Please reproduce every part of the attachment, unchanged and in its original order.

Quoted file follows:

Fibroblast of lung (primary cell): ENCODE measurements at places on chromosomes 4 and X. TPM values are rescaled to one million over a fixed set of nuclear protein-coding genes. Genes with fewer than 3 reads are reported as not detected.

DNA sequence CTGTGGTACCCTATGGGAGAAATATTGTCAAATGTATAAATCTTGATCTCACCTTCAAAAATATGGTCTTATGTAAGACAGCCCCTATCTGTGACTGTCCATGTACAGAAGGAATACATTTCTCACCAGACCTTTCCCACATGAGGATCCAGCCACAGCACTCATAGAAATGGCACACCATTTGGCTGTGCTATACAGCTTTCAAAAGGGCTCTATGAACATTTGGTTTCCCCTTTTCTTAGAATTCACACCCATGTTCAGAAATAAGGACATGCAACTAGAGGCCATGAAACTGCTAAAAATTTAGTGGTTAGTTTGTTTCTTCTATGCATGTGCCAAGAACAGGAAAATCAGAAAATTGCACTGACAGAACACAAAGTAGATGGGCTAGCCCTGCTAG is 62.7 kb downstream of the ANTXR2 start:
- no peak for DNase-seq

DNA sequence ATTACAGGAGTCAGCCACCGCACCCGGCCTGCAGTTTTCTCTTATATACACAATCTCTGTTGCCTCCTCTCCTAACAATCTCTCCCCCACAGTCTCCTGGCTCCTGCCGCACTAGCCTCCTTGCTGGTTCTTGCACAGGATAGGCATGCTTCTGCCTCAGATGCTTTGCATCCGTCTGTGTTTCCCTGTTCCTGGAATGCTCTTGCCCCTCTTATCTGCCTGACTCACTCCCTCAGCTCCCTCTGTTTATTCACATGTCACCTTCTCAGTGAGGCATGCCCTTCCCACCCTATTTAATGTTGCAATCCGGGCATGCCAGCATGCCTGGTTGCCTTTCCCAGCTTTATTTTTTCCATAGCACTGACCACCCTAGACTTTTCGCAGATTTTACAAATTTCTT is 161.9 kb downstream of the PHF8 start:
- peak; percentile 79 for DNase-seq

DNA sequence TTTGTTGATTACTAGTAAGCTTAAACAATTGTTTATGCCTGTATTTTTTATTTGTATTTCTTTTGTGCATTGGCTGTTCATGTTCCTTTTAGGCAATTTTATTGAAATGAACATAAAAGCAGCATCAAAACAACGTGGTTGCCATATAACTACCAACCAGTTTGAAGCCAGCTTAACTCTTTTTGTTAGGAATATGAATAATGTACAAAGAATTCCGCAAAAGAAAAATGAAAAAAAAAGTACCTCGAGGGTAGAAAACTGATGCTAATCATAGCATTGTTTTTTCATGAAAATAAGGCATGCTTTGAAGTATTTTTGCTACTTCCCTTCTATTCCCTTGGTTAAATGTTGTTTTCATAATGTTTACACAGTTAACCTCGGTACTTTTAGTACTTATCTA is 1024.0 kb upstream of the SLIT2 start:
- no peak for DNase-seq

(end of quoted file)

Fibroblast of lung (primary cell): ENCODE measurements at places on chromosomes 4 and X. TPM values are rescaled to one million over a fixed set of nuclear protein-coding genes. Genes with fewer than 3 reads are reported as not detected.

DNA sequence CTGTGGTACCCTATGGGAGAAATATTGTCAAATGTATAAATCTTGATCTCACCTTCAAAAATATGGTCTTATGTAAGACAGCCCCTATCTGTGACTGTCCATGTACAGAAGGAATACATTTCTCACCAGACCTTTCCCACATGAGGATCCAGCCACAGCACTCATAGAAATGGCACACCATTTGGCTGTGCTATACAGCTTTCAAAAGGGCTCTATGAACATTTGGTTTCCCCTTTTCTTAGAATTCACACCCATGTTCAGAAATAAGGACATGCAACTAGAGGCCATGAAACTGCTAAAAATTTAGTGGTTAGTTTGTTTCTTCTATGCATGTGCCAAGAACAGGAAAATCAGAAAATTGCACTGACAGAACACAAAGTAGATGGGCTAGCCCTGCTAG is 62.7 kb downstream of the ANTXR2 start:
- no peak for DNase-seq

DNA sequence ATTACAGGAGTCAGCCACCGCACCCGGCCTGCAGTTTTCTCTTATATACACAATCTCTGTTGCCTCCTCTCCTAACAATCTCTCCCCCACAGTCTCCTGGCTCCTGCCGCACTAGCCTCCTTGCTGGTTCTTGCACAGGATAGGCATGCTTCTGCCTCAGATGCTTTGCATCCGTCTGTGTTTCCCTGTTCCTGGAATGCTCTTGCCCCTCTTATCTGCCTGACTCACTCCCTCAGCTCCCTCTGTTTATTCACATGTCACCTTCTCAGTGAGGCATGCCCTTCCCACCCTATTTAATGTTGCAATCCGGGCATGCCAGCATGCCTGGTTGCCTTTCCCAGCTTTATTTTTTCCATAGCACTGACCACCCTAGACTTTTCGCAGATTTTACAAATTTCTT is 161.9 kb downstream of the PHF8 start:
- peak; percentile 79 for DNase-seq

DNA sequence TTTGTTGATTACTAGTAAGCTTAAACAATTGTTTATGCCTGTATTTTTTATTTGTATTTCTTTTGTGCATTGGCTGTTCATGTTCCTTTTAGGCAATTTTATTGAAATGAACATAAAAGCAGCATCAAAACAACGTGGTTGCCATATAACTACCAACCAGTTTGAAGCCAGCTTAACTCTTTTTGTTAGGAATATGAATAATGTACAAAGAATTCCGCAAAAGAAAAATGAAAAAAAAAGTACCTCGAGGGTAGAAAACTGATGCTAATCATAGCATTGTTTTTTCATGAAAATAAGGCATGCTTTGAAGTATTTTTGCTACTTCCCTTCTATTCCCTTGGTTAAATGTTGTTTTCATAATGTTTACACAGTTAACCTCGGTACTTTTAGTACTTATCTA is 1024.0 kb upstream of the SLIT2 start:
- no peak for DNase-seq